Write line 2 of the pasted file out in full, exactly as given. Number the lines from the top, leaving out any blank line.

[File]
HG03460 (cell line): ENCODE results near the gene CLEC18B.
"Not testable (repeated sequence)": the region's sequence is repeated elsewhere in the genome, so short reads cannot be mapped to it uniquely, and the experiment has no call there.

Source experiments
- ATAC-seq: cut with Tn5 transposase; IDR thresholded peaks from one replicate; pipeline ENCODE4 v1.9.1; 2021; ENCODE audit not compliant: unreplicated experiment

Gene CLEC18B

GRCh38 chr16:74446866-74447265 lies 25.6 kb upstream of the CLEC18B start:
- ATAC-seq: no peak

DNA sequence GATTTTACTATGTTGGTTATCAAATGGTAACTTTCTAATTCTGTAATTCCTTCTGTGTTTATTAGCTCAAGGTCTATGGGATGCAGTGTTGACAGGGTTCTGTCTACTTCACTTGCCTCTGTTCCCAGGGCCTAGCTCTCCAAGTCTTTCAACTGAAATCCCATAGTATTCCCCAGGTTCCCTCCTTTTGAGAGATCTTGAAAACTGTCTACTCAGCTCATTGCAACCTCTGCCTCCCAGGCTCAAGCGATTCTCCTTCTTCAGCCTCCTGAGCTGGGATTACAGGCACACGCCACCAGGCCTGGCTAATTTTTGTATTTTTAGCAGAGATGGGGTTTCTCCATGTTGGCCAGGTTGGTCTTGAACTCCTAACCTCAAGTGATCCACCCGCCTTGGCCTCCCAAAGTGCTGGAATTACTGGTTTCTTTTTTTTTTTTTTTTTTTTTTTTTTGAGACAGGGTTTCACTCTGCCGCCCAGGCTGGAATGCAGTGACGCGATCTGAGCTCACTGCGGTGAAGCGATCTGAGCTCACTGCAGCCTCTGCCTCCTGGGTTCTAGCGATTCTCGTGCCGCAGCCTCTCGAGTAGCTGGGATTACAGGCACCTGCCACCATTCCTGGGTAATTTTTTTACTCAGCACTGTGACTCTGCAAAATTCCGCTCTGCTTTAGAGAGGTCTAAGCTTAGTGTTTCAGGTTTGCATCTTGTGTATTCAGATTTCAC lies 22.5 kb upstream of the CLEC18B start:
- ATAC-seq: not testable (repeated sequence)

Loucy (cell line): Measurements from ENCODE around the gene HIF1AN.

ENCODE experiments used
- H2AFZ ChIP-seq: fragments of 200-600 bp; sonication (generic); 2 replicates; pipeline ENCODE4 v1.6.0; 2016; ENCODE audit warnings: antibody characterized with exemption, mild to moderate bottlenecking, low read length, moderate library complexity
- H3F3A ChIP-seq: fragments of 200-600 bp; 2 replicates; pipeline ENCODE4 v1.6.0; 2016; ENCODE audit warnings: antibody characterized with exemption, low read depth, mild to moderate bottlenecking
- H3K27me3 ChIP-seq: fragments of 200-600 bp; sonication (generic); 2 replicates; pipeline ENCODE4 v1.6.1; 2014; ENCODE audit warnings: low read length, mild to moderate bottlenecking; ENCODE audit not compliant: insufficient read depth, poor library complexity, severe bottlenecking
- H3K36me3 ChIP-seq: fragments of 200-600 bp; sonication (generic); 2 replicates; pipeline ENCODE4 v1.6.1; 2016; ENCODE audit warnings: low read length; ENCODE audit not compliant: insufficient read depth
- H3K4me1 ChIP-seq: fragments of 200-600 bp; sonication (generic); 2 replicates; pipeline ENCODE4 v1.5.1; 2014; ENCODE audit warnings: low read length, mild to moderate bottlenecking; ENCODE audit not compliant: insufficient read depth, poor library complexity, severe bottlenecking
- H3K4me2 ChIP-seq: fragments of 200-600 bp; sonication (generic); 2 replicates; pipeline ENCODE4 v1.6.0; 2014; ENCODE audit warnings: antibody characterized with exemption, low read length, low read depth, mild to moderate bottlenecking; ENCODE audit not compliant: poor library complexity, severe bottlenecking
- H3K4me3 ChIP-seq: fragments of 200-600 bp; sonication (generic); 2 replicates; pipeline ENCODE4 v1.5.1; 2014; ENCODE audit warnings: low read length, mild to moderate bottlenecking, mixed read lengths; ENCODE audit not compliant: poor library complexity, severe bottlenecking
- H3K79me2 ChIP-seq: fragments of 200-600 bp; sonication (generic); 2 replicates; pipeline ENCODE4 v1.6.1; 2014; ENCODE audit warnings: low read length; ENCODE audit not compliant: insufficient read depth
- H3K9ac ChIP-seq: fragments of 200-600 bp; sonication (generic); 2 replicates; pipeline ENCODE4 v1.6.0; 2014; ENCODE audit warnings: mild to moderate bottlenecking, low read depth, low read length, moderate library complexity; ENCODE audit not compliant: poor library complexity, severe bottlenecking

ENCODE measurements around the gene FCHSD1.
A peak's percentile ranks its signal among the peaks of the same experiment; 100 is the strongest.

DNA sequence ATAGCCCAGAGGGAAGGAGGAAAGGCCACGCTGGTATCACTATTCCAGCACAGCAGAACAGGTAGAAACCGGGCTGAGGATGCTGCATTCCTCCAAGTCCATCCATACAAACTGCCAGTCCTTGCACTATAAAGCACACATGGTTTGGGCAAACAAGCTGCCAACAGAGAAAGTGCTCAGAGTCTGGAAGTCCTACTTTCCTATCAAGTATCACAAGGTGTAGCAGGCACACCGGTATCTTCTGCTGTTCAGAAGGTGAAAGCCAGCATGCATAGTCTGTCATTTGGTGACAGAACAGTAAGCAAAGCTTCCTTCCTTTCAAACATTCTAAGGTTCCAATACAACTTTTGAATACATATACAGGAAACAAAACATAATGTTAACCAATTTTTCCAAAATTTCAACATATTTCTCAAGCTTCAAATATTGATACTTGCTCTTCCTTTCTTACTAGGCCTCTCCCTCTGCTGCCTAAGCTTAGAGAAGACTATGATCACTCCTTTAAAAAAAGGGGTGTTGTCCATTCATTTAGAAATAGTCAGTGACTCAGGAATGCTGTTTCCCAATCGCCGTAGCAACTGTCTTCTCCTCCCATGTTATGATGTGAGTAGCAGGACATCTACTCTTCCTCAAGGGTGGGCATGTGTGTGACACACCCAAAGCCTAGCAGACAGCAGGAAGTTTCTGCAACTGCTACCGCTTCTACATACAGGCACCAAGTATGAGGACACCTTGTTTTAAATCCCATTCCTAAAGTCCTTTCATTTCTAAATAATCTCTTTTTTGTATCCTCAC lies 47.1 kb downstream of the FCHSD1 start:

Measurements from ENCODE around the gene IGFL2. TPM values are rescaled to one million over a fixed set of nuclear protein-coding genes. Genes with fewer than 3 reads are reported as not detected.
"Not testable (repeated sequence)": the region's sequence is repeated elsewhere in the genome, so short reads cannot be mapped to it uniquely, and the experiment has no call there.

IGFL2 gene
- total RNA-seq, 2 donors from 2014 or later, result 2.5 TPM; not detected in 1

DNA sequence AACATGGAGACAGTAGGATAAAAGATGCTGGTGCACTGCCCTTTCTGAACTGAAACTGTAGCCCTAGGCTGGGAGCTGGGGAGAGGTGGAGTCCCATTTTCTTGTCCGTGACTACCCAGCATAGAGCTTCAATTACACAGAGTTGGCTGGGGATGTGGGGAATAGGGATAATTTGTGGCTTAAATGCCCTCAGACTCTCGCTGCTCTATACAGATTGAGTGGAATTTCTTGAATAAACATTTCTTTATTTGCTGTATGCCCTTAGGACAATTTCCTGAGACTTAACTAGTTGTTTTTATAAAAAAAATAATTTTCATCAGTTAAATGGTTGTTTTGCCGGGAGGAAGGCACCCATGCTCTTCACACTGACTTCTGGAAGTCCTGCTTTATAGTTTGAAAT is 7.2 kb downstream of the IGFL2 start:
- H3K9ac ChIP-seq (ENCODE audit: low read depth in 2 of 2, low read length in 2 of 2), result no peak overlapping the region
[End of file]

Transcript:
"Not testable (repeated sequence)": the region's sequence is repeated elsewhere in the genome, so short reads cannot be mapped to it uniquely, and the experiment has no call there.